4. Jordan Harvey – with Colin Clark's help – did all the hard work to set up Conor Casey's second goal in that contest. Harvey and Clark dug out a ball in the left corner, giving Harvey the chance to burst into the penalty area. Instead of playing the low percentage ball across the face of goal, Harvey pulled back for Cummings to loft a cross to the far post for Casey to head home. A combination of industry and intelligence from the Colorado fullback.

5. I don't have access to Toronto's game plan ahead of its 3-0 loss in Houston, but I'm pretty sure it included, likely in bold letters, an admonishment against fouling Dynamo players around the penalty area. Toronto threw a relatively decent start away by conceding free kicks all over the place. Brad Davis and Stuart Holden did the set piece damage – either side of a Kei Kamara goal – with the aid of some shoddy wall work.

6. Kansas City can't be too unhappy with a 1-1 draw in Los Angeles considering the chances the Galaxy wasted, but they can be displeased with how the equalizer occurred. Jack Jewsbury coughed up an easy pass with a poor touch inside his own half. Dema Kovalenko picked up the scraps and fed Landon Donovan, who ran into space and ushered the ball along to Edson Buddle. Buddle squeezed his near-post effort past the impressive Kevin Hartman to grab yet another draw for the Galaxy. The late equalizer was a bitter pill for the Wizards to swallow, especially with the Galaxy down to ten men after Gregg Berhalter's last-man tug on Claudio Lopez.

7. Crew forward Pat Noonan issued his “I'm available, come and get me” plea to MLS teams with a great cross to provide Alejandro Moreno with the diving opener in Columbus' 1-1 draw in Seattle. Noonan makes $175,000 to play the understudy role behind Guillermo Barros Schelotto, which makes him a rather expensive bench ornament and spot starter. Noonan's stat line to date (admittedly diminished after an early spell on the sidelines caused by a back injury): 3 games, 1 start, 101 minutes, 1 assist. Don't let the meager returns deceive; Noonan could help more than a few teams as a starter and should be a commodity in the coming months.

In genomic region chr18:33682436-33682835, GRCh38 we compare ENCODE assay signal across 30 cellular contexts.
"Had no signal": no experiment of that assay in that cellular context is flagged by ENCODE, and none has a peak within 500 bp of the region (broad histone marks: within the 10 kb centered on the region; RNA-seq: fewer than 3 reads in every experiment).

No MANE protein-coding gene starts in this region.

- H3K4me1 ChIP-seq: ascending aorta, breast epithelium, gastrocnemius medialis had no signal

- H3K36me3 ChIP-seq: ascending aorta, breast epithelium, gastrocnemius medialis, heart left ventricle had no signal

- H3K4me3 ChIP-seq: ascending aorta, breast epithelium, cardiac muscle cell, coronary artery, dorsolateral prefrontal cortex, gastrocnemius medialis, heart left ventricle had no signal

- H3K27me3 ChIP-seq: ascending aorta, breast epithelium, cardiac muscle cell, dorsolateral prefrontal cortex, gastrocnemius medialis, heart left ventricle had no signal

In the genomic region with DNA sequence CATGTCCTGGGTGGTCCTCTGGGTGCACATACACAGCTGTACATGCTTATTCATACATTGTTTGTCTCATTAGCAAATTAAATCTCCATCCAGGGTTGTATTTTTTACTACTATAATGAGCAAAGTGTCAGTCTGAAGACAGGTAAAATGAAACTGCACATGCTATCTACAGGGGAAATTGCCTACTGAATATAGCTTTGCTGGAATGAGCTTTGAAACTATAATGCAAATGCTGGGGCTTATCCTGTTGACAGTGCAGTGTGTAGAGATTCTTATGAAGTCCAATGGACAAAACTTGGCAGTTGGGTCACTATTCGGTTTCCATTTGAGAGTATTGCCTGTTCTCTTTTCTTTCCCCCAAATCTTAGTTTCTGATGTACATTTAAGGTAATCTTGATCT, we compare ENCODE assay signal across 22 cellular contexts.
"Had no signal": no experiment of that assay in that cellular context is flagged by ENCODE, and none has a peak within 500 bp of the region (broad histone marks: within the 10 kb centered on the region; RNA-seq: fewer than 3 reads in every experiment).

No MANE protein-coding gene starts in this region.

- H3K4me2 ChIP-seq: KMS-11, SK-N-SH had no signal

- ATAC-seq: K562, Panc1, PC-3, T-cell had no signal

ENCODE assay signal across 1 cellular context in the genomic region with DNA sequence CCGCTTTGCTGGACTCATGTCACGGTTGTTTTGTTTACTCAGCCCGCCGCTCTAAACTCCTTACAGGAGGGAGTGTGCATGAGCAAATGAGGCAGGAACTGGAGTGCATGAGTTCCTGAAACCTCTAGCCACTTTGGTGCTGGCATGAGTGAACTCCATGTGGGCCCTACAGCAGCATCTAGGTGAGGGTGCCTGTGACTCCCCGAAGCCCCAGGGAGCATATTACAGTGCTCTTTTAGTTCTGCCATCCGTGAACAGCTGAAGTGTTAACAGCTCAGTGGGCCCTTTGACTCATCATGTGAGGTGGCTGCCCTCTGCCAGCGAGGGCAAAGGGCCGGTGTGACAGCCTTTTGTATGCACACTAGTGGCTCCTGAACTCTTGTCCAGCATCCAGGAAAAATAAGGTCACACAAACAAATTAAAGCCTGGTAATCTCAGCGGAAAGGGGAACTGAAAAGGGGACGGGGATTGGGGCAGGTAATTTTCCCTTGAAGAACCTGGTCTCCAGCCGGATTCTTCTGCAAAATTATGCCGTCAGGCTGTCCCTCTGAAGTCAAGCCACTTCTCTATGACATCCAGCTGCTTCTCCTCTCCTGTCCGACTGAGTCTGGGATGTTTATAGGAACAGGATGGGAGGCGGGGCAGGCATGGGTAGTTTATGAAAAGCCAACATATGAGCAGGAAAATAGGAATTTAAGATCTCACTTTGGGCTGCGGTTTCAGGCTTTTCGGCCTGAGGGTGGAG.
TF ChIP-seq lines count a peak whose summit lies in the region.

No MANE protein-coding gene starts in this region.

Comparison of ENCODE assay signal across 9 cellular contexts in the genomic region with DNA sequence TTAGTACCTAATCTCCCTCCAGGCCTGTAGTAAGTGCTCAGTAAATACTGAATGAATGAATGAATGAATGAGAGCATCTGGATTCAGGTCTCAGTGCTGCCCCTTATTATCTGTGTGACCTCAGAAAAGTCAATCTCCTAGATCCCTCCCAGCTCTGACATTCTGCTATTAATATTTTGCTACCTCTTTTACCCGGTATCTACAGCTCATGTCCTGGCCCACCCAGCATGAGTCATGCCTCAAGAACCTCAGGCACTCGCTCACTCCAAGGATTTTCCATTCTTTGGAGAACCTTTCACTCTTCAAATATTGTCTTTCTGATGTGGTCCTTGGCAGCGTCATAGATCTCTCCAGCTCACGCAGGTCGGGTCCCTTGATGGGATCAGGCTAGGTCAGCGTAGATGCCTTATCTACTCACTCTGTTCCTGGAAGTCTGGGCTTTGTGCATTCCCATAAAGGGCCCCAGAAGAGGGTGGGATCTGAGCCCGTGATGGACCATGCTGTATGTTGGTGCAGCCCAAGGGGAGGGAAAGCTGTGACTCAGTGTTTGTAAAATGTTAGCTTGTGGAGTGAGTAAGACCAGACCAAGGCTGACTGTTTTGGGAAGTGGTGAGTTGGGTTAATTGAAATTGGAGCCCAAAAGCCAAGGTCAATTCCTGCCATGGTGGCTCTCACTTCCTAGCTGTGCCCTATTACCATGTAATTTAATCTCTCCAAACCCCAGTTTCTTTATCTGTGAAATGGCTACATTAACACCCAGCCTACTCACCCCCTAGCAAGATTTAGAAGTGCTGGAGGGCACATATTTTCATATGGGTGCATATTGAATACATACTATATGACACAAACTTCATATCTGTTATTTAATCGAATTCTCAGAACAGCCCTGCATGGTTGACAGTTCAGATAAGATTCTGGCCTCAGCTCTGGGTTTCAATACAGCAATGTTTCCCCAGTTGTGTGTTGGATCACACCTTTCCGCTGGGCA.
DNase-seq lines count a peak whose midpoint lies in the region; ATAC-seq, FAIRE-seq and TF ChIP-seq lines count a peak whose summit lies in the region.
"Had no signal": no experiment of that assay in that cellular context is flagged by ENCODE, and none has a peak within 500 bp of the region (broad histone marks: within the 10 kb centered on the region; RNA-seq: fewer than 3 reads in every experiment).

8. Give Bobby Convey credit for keeping his head up and engineering both San Jose goals with quick restarts in the Quakes' 2-1 win over Real Salt Lake. On the first goal, RSL defender Nat Borchers made a nice block on Ryan Johnson to hand San Jose a throw-in deep in the left corner. Convey threw it in quickly, the impressive Mike Zaher collected and crossed into the space where Borchers would have been if not for his tackle and Cornell Glen mopped up with a well-placed header. Convey's cross-field ball after a Jamison Olave handball caught the RSL defense unaware again and set the plate for Arturo Alvarez's jinking run and fantastic finish for the second.

9. RSL struggled against San Jose because its play was far too direct for most of the night. A fully functioning RSL uses Javier Morales as its conductor and holds the ball relatively well. Too often on Saturday night, RSL bypassed the midfield without even bothering to try to keep possession. The direct play – and some rather charitable passing, most notably Olave's slack pass to transfer possession ahead of the second goal – gave San Jose more than enough of the ball to create scoring chances with Convey and Alvarez feeling frisky. On the bright side, Robbie Findley's consolation goal finally ended RSL's road scoring duck at 529 minutes.

10. Not many big men have the type of touch Kenny Cooper displayed in registering FC Dallas' third goal in a shocking 3-0 victory at Toyota Park. If you're keeping count at home, all three Hoops' goals came from set plays.

11. Three games in eight days or no three games in eight days, Chicago sent in its Sunday afternoon performance with a 44-cent stamp. The 11-game unbeaten streak fell with a whimper.

Kyle McCarthy writes the Monday MLS Breakdown and frequently writes opinion pieces during the week for Goal.com. He also covers the New England Revolution for the Boston Herald and MLSnet.com. Contact him with your questions or comments at kyle.mccarthy@goal.com and follow him on Twitter by clicking here.